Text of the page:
Most empirical analysis of the finance-growth nexus has used measures of financial development such as the ratio or monetary of financial assets to GDP to measure financial development. We argue that from a policy perspective measures of financial liberalisation or reform are of greater interest and, besides, are less likely to be beset by endogeneity problems which have dogged the empirical growth literature. We develop such a measure by combining the ‘Delphi’ method and principal components analysis to construct an index of financial liberalisation for China. Much of China’s financial development has been policy-driven and we could expect to find a distinct difference, at least in timing, between measures of financial reform and financial development. We compare our financial liberalisation index to a number of standard measures of financial development and find that there is pervasive evidence that financial liberalisation Granger-causes financial development but not vice versa.
Keywords: Financial liberalisation, financial development, economic growth
JEL Classification: G18, O16, O43, O53

International Asset Pricing Models: The Case of ASEAN Stock Markets
Chee-wooiHooy and Kim-leng Goh
University Science Malaysia and The University of Malaya
Abstract Ɩ Full Text
This paper is about the role of economic grouping as it affects international capital asset pricing models, ICAPM. The conventional ICAPM is extended to include the economic grouping, regional and world factors. Inclusion of the economic grouping factor increases the explanatory power of the asset pricing models. Data on ASEAN (Indonesia, Malaysia, Philippines, Singapore and Thailand) stock markets are used in tests of the proposed models. The economic grouping factor turned out to be most important while the regional factor is least important for asset pricing in these stock markets. While four of the markets have higher systematic risk exposure to the economic group, the Singapore market, the largest market, exhibits higher exposure to world risk. The segmentation of emerging markets offers a possible explanation of these results.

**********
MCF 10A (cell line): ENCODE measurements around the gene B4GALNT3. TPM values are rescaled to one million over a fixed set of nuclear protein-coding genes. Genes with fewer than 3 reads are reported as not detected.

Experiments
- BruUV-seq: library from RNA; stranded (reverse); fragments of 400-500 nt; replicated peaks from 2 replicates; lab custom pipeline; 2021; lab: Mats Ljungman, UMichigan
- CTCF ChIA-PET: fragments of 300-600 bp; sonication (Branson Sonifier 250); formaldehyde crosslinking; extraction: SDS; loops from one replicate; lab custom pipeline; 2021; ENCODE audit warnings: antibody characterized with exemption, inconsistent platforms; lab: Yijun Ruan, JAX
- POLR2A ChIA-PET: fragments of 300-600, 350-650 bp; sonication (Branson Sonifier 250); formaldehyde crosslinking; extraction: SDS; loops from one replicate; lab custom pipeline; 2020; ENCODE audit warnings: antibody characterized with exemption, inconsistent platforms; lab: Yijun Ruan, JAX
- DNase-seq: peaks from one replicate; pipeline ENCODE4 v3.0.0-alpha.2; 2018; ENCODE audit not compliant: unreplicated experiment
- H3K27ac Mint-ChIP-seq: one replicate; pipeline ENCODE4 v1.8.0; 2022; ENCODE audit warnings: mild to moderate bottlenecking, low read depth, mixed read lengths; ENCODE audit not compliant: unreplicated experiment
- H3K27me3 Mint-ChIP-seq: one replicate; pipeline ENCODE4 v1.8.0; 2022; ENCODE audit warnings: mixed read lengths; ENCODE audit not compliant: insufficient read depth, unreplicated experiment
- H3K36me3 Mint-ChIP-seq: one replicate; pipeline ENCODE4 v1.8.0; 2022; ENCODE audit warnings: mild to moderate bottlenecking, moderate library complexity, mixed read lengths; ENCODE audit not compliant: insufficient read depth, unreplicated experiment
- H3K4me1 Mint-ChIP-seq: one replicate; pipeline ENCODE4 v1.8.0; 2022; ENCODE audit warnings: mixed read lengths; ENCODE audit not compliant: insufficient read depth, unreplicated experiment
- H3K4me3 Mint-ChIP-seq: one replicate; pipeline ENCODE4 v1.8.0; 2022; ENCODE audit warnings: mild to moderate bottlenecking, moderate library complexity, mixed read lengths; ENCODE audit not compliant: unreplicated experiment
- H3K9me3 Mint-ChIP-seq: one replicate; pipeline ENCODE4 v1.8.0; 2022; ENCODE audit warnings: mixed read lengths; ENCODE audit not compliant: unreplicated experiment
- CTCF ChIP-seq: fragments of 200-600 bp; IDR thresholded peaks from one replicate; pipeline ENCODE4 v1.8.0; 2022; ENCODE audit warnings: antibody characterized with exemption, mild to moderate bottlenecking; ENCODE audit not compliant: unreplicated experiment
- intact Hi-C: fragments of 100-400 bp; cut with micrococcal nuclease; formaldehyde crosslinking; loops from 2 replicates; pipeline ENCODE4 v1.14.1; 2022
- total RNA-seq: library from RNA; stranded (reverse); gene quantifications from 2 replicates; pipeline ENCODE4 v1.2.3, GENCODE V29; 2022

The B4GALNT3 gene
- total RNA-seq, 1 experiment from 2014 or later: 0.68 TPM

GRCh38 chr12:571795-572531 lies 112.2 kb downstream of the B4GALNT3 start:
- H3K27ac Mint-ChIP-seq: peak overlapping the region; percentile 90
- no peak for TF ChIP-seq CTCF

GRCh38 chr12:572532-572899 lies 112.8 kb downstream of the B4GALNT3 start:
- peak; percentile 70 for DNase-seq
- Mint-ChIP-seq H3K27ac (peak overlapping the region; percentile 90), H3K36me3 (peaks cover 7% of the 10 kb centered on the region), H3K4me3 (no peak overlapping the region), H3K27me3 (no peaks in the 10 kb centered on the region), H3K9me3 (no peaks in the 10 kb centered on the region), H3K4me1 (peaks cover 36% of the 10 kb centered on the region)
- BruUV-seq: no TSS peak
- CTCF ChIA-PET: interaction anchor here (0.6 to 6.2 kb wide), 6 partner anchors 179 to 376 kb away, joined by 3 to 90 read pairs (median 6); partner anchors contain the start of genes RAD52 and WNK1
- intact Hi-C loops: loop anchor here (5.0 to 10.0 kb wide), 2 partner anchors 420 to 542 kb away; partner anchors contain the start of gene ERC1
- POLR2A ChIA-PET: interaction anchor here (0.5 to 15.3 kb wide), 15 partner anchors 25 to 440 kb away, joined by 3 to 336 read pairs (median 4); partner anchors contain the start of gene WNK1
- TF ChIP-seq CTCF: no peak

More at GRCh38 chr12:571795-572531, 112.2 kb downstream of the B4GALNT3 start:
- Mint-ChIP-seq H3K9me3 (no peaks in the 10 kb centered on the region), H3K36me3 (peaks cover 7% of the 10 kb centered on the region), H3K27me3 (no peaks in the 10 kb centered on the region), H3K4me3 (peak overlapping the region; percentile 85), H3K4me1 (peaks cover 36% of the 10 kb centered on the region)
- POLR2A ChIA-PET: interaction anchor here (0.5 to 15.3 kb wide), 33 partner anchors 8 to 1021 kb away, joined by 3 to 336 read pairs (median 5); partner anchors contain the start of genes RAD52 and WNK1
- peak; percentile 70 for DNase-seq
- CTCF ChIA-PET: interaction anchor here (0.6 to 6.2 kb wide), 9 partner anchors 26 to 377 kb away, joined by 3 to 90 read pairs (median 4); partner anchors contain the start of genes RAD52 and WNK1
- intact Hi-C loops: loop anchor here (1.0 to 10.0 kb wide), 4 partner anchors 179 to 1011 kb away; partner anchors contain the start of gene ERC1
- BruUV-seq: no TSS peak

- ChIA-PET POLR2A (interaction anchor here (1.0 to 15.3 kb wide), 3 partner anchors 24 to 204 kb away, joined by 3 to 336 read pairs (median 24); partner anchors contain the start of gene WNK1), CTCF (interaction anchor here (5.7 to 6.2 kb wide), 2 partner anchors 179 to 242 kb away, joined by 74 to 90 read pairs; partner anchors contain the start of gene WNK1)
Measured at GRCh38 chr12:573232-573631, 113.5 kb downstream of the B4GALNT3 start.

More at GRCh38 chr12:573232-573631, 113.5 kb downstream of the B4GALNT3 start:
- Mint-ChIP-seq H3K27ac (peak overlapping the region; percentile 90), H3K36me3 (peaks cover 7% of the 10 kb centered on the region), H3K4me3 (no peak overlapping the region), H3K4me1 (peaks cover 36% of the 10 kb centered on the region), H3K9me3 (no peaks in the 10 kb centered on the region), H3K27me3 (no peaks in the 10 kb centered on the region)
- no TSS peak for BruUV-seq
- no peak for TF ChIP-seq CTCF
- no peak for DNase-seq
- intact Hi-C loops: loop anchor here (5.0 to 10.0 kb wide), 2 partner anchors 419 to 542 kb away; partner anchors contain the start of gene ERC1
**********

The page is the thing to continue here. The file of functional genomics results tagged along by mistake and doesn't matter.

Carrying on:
Keywords: CAPM, GARCH, integration, market risk, trading bloc
JEL Classification: F360, G120

An Empirical Investigation of New Bond Issue Yield Spreads, Default Risk and Split Ratings
Timothy S. Michael
University of Houston Clarke-Lake, United States of America
Abstract Ɩ Full Text
This paper attempts to explain the yield spreads charged to new corporate debt issues by comparing the initial yields of a set of 3,287 securities issued over eleven years in the US. We use the measure of constant maturity Treasury rates on the day of issue against the Moody’s Aaa Corporate Bond index for the week prior to the issue, and the yield on a daily index of long-term Treasury securities on the issue date. The influences of credit ratings and disagreement between rating agencies as reflected in split ratings and the interactions between these characteristics are measured. The contributions of sinking fund provisions, call or refunding status, overseas issue and contractual security arrangements are evaluated separately. The results support the view that the higher yields are observed when ratings of agencies differ and that factors associated with the issues also are significant drivers of the yield difference.
Keywords: Yield spreads, split ratings, bond index, credit rating effect, terms of debt issues
JEL Classification: E43, G12